Table 1. Baseline characteristics of migraine patients (ITT)

Cost analysis

Table 2 shows that the wages per lost workday were comparable among the study groups. We found no significant intergroup differences among all items in the direct costs category (P > 0.05). However, we did find significant differences for indirect costs (P < 0.05). There was no difference for charge by week 4; however, we found a statistically significant difference for charge by weeks 8 and 16. The Shaoyang specific group had significantly lower indirect and overall costs compared with the other 3 groups (Table 2).

Table 2. Cost-comparison analyses in ¥

Quality of life

From a health economic perspective, costs as well as quality of life should be taken into account. Therefore, we used MSQ scores to evaluate quality of life. As 37 participants dropped out during treatment and follow-up (group A: 13, group B: 9, group C: 7, group D: 8), the LOCF method was used for this missing information. Detailed MSQ data can be found in our main clinical publication [9]. Figure 1 shows mean scores at baseline and weeks 4, 8, and 16 for the RR, RP, and EF domains. After acupuncture treatment for all 4 groups, scores in all 3 MSQ domains increased and reached their peaks by the endpoint, except for the RR domain in the sham acupuncture group, whose peak occurred at week 8. Significant differences (P < 0.05) were found in all 3 domains at weeks 4, 8, and 16 for the Shaoyang specific group compared with the sham acupuncture group.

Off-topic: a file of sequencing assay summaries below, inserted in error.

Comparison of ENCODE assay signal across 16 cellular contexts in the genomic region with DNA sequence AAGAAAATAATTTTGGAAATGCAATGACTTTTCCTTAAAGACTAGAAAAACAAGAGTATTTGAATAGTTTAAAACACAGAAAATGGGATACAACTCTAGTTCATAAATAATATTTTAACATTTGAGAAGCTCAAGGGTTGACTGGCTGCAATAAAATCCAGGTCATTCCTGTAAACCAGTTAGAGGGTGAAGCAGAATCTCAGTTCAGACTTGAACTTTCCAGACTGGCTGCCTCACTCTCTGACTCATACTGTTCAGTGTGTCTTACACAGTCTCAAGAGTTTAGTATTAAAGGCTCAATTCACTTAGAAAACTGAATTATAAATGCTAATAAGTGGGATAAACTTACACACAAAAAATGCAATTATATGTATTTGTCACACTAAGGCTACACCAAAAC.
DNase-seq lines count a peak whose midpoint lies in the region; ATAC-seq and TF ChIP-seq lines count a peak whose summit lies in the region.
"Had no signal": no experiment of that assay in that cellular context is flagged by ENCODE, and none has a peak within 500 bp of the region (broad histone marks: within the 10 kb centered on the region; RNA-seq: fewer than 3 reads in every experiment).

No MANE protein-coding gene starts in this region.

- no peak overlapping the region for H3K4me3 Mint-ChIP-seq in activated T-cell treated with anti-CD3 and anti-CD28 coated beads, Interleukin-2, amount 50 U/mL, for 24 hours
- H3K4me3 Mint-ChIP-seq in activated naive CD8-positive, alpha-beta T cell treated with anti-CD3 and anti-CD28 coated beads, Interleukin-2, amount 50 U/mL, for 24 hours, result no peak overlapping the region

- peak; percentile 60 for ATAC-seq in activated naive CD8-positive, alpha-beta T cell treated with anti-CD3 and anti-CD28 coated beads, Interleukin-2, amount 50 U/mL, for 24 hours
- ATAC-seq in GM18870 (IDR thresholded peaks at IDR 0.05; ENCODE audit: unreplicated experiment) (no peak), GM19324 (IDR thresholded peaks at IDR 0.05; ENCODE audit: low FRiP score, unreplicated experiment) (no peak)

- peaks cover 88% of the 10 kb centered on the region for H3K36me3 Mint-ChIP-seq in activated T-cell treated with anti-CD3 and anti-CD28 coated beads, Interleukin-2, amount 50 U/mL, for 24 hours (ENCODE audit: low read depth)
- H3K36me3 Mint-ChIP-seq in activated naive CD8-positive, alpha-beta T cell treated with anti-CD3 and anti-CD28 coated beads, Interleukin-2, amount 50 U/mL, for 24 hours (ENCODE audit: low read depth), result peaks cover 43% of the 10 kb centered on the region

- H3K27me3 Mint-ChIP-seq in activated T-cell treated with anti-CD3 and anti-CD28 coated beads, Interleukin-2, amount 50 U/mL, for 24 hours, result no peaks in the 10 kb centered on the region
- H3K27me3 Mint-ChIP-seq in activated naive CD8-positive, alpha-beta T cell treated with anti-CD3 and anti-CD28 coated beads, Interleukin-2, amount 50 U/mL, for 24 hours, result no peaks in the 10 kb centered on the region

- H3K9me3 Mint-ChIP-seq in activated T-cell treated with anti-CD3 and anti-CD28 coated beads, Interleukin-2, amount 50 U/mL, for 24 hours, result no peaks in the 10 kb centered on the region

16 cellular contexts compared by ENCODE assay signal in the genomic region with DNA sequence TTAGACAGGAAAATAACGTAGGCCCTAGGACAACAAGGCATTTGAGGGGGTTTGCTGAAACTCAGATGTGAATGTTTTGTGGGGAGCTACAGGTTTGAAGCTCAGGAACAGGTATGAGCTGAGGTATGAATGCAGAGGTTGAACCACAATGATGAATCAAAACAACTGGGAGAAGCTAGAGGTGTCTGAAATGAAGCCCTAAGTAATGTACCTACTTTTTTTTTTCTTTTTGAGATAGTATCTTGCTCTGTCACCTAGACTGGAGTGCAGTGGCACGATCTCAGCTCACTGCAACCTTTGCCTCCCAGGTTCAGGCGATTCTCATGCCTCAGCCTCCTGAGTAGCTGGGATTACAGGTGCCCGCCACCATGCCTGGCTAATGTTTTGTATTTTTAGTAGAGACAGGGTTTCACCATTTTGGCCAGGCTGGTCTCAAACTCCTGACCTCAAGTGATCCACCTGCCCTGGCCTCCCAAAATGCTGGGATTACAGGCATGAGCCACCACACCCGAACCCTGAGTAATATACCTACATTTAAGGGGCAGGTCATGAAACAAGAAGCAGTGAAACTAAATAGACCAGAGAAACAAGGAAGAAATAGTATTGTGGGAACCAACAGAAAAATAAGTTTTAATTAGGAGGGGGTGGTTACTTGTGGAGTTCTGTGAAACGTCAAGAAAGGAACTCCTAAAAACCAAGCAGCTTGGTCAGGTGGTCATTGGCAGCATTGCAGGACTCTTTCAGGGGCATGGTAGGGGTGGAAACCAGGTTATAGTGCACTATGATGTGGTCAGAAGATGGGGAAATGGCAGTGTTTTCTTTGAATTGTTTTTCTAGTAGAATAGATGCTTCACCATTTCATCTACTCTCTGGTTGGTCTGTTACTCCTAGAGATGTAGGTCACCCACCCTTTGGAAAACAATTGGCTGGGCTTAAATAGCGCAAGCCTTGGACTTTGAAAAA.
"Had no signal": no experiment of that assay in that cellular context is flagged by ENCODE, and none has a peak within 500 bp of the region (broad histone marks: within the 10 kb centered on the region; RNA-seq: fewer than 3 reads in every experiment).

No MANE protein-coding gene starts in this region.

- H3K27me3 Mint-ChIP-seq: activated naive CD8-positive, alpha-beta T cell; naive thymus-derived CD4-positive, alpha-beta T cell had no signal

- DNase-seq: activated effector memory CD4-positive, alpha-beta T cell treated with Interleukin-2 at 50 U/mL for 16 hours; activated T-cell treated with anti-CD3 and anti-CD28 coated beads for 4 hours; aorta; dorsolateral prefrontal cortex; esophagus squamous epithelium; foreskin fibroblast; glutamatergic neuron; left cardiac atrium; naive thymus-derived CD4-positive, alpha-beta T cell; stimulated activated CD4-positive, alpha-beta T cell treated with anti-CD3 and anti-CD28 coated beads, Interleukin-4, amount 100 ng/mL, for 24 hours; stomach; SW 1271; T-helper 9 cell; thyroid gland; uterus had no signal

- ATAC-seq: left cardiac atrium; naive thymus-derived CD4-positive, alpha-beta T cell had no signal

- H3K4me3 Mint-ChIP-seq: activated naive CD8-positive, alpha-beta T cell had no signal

thumbnailFigure 1. MSQ mean scores at various time points. * Shaoyang-specific group vs. sham acupuncture group, P < 0.05. † Shaoyang-non-specific group vs. sham acupuncture group, P < 0.05. ‡ Yangming-specific group vs. sham acupuncture group, P < 0.05.

Cost-effectiveness analysis

The number of reduced days with migraine was 3.972 ± 2.7, 3.555 ± 2.8, 3.793 ± 3.6, and 2.155 ± 3.7 for the Shaoyang-specific group, Shaoyang non-specific group, Yangming specific group, and sham acupuncture group, respectively, at week 16 (P < 0.05 for each of the genuine acupoints group vs the non-acupoints group). Groups using treatment with genuine acupoints resulted in significant improvement compared with the sham acupuncture group, with the best improvement being in the Shaoyang specific group. Based on the cost data and the changes of migraine days from baseline, we performed a cost-effectiveness analysis. The Shaoyang-specific group had a relatively lower C/E than that of the other 3 groups at week 16, and the sham acupuncture group had the highest. Therefore, the negative ICER for treatments in other meridians and non-acupoints indicated that those treatments have a higher expected cost than treatment using Shaoyang specific acupoints (Table 3).